Art therapists use art as a therapy to support health and well-being and treat and rehabilitate patients with physical, mental, or emotional illnesses or disabilities. Their goal is to help the whole person: body, mind, and spirit. This degree is of particular interest to individuals who have an interest in and appreciation for art, the science of healthcare and rehabilitation, and the psychology that connects them.

Marriage and Family Therapy
Marriage and family therapy is psychotherapy that focuses on the relationships between couples and within family units. Degree programs in the field teach students how to lead and facilitate this kind of therapy.

Mental Health Counseling
The mental health counseling curriculum teaches students how to help people dealing with issues that impact their mental health and overall well-being. Coursework often includes the holistic or mind and body approach to counseling.

The scientific study of the mind and behavior is the focus of psychology degree programs. In simple terms, psychology students study the way that humans and animals act, feel, think, and learn.

Degree programs in psychotherapy prepare students to work as psychotherapists. The curriculum covers the use of talk therapy to help patients manage various types of mental illness and emotional anxiety.

Public Health
Students who enter degree programs in public health look at how access and lack of access to healthcare, health education, and funding affect the spread, treatment, and prevention of disease. Epidemiology – the science concerned with the spread and control of diseases and viruses – is the science at the heart of public health.

Social Work
Social work is about helping people solve and cope with problems and challenges in their everyday lives. Students who pursue a degree in the field gain the knowledge and skills, as well as the ethics and values, to work for social justice for individuals, families, organizations, and communities. The typical curriculum examines issues such as child welfare, mental health, poverty, aging, domestic violence, and marginalized groups.

Degree programs in sociology are focused on studying groups, from two people and beyond. Sociology students examine human behavior patterns and relationships at both the micro-level and the macro-level. They study interactions between individuals as well as in families, peer groups, cultural groups, gender groups, racial groups, religious groups, and social classes.

Special Education Teaching
Graduates with a degree in special education are qualified to teach students with physical or mental disabilities. They help students develop basic life skills and must be prepared to adapt their curriculum to do so.

Skills You’ll Learn

Active Listening
Substance abuse counseling calls for the capacity to pay attention, listen intently, and read between the lines. These are the keys to understanding individual cases and determining appropriate courses of action.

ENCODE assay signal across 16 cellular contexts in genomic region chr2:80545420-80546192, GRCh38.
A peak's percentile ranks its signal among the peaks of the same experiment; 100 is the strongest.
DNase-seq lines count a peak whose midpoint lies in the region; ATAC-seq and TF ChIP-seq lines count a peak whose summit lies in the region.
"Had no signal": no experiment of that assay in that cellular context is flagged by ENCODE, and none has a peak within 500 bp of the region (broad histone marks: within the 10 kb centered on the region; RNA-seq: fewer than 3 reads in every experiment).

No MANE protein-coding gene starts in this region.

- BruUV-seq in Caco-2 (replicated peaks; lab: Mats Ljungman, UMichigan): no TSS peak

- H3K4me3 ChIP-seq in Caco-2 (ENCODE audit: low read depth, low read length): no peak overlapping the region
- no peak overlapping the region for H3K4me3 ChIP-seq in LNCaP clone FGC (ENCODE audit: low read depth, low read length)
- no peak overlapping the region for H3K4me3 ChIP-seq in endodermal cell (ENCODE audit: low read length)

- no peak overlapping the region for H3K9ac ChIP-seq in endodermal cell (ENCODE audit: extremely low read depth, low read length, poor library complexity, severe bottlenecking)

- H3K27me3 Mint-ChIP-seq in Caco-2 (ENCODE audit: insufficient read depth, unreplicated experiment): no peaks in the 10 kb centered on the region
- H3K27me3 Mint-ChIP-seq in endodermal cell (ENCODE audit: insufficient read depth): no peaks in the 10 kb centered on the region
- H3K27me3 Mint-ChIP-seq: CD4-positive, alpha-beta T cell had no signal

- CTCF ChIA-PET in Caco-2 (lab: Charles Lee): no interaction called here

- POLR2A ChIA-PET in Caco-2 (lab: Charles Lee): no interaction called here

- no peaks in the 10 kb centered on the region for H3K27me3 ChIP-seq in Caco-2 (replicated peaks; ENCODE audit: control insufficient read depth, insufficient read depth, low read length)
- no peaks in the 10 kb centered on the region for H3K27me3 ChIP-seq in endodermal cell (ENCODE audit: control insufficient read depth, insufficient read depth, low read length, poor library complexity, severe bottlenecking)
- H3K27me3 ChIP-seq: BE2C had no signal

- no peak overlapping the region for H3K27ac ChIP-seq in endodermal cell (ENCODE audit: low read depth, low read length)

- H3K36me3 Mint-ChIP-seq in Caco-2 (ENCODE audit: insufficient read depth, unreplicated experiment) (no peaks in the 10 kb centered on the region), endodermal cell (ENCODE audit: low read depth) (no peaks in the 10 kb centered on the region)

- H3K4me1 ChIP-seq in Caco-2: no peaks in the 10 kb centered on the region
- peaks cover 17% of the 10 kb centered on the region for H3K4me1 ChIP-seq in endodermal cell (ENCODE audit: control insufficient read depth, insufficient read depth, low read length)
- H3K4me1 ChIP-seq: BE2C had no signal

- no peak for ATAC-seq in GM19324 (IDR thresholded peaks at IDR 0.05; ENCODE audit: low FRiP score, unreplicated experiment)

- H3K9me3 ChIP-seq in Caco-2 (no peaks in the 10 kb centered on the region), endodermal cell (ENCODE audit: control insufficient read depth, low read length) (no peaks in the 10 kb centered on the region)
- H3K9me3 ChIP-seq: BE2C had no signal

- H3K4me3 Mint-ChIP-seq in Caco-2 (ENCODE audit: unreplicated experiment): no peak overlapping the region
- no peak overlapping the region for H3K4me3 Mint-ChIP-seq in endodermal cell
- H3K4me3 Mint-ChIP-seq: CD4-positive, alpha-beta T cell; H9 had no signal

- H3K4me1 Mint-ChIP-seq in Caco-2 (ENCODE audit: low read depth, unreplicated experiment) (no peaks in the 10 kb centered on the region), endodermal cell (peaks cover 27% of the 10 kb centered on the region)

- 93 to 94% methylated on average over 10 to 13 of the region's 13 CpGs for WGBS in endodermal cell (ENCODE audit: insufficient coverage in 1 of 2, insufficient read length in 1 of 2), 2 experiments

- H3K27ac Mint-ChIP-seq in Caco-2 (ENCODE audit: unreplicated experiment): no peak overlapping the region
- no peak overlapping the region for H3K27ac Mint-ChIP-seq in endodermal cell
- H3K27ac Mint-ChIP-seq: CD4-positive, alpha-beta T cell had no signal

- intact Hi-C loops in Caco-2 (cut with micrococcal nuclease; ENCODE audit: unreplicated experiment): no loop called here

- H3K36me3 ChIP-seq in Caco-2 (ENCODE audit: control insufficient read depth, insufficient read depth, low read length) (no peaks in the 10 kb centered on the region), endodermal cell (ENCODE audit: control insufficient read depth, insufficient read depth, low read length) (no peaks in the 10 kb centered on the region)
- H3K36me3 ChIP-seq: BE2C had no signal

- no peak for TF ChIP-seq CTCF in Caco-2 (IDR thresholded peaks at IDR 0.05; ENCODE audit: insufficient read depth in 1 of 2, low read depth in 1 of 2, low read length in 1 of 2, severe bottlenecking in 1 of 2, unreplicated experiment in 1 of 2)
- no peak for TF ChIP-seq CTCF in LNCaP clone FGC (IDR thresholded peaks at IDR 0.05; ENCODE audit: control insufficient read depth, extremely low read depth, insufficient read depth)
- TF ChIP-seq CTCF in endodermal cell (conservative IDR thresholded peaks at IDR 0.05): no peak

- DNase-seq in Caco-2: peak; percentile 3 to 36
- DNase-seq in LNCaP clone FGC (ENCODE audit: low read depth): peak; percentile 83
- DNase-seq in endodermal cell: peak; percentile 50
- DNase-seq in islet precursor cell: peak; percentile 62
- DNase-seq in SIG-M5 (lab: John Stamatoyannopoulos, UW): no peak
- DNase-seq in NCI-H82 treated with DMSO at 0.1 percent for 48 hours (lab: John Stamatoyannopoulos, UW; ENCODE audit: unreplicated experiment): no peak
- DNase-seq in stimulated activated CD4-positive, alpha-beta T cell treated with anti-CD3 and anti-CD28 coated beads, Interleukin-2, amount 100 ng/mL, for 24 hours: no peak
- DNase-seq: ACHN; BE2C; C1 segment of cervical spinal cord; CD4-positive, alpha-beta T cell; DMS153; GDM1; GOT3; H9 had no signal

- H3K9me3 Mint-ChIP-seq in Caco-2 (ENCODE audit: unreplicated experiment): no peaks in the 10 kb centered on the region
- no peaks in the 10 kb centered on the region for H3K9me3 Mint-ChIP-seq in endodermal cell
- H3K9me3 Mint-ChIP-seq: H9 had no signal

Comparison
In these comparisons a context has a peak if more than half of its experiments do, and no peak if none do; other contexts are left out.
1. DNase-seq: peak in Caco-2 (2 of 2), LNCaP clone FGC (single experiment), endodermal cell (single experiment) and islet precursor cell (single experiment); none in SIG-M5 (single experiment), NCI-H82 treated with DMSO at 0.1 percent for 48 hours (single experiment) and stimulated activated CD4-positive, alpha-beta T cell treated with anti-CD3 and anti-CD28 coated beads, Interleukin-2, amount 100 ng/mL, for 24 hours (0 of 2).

Substance abuse counselors learn the importance of speaking in support of their clients, especially when faced with issues of limited program availability and government funding.

Assessment and Report Writing
Substance abuse counseling involves tracking, assessing, and recording client progress. These are skills that are transferrable to many professional sectors.

Communication and Interpersonal Skills
Substance abuse counselors are consistently called upon to interact, to understand, and to support their patients and their patients’ families.

Critical Thinking and Problem Solving
Substance abuse counselors have to deal with their clients’ physical addiction and also with their emotional and social anxieties. Therefore, the ability to assess situations, think critically, and find solutions is a significant part of this kind of work.

Cultural Awareness / Appreciation for Diversity
Substance abuse counselors must work effectively with people from diverse racial, ethnic, cultural, and gender backgrounds.

Empathy and Compassion
The capacities to empathize and show compassion are especially needed in this field, because the journey from substance abuse to rehabilitation is a difficult one.

The work of helping people cope with their challenges is not easy work. And it is not fast work. The role calls for patience and an appreciation of small victories.

Social Perception
Clients’ internal ‘data’ – their feelings and emotions – may sometimes be accessible only through thoughtful observation of non-verbal cues. While people cannot always express what is wrong, their behavior often provides clues to what is affecting them. Substance abuse counselors become perceptive to these clues.

Stress Management
A good substance abuse counselor needs to be a good stress manager. Challenging situations will inevitably occur.

Trust Building
Building trust is vital when working with people struggling with substance abuse. The ability to build trust is valued in every kind of work, as well as in society at large.

What Can You Do with a Substance Abuse Counseling Degree?

Substance abuse counselors are employed in a variety of settings. Some choose to work on a freelance basis, contracting their services wherever they are needed. Counselors may choose to specialize and work with a particular segment of the population, such as adolescents and children, veterans, or addicts of a specific substance such as methadone.

Below is an alphabetical list of the most common workplaces for substance abuse counselors. Sectors with the highest levels of employment, according to the U.S. Bureau of Labor Statistics, are shown in bold.

  • Adolescent treatment facilities
  • Colleges and universities
  • Community health centers
  • Detention centers
  • Detox centers
  • Elementary and secondary schools
  • Employee assistance programs (EAPs) – mental health programs provided by some employers
  • Halfway houses
  • Homeless shelters
  • Hospitals – state, local, and private
  • Human services – individual and family
  • Insurance carriers and managed care organizations
  • Local government – public health and social services
  • Methadone clinics
  • Outpatient care centers
  • Prisons
  • Private practice
  • Probation and parole systems
  • Residential intellectual and developmental disability, mental health, and substance abuse facilities
  • Scientific research and development services